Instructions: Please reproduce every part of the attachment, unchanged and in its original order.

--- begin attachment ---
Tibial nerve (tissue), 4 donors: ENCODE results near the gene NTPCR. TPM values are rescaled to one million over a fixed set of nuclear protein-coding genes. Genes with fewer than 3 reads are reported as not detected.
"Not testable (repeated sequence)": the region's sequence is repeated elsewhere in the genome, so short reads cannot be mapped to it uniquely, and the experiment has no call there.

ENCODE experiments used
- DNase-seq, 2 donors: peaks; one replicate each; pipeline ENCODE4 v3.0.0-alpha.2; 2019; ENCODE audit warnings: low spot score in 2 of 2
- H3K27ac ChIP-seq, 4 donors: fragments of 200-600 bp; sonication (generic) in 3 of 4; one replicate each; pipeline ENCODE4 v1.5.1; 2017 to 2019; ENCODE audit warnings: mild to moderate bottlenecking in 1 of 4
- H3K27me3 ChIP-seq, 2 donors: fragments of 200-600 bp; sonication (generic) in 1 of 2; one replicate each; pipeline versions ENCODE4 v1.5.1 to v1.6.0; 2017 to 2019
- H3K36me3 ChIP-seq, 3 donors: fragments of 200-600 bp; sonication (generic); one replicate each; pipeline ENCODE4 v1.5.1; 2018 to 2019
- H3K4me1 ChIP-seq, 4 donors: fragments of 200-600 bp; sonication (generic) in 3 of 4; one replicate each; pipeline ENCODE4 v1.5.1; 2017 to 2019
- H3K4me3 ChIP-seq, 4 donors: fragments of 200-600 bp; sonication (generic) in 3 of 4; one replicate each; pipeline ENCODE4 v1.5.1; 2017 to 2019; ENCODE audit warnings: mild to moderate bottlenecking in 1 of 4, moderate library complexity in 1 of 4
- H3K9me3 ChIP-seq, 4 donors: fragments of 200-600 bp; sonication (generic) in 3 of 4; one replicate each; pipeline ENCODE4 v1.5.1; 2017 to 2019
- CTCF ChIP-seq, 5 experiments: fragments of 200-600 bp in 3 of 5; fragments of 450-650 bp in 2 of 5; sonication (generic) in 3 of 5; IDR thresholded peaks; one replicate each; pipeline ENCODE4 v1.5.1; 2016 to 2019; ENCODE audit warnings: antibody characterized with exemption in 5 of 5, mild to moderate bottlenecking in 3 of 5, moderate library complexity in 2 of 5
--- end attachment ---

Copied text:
Tibial nerve (tissue), 4 donors: ENCODE results near the gene NTPCR. TPM values are rescaled to one million over a fixed set of nuclear protein-coding genes. Genes with fewer than 3 reads are reported as not detected.
"Not testable (repeated sequence)": the region's sequence is repeated elsewhere in the genome, so short reads cannot be mapped to it uniquely, and the experiment has no call there.

ENCODE experiments used
- DNase-seq, 2 donors: peaks; one replicate each; pipeline ENCODE4 v3.0.0-alpha.2; 2019; ENCODE audit warnings: low spot score in 2 of 2
- H3K27ac ChIP-seq, 4 donors: fragments of 200-600 bp; sonication (generic) in 3 of 4; one replicate each; pipeline ENCODE4 v1.5.1; 2017 to 2019; ENCODE audit warnings: mild to moderate bottlenecking in 1 of 4
- H3K27me3 ChIP-seq, 2 donors: fragments of 200-600 bp; sonication (generic) in 1 of 2; one replicate each; pipeline versions ENCODE4 v1.5.1 to v1.6.0; 2017 to 2019
- H3K36me3 ChIP-seq, 3 donors: fragments of 200-600 bp; sonication (generic); one replicate each; pipeline ENCODE4 v1.5.1; 2018 to 2019
- H3K4me1 ChIP-seq, 4 donors: fragments of 200-600 bp; sonication (generic) in 3 of 4; one replicate each; pipeline ENCODE4 v1.5.1; 2017 to 2019
- H3K4me3 ChIP-seq, 4 donors: fragments of 200-600 bp; sonication (generic) in 3 of 4; one replicate each; pipeline ENCODE4 v1.5.1; 2017 to 2019; ENCODE audit warnings: mild to moderate bottlenecking in 1 of 4, moderate library complexity in 1 of 4
- H3K9me3 ChIP-seq, 4 donors: fragments of 200-600 bp; sonication (generic) in 3 of 4; one replicate each; pipeline ENCODE4 v1.5.1; 2017 to 2019
- CTCF ChIP-seq, 5 experiments: fragments of 200-600 bp in 3 of 5; fragments of 450-650 bp in 2 of 5; sonication (generic) in 3 of 5; IDR thresholded peaks; one replicate each; pipeline ENCODE4 v1.5.1; 2016 to 2019; ENCODE audit warnings: antibody characterized with exemption in 5 of 5, mild to moderate bottlenecking in 3 of 5, moderate library complexity in 2 of 5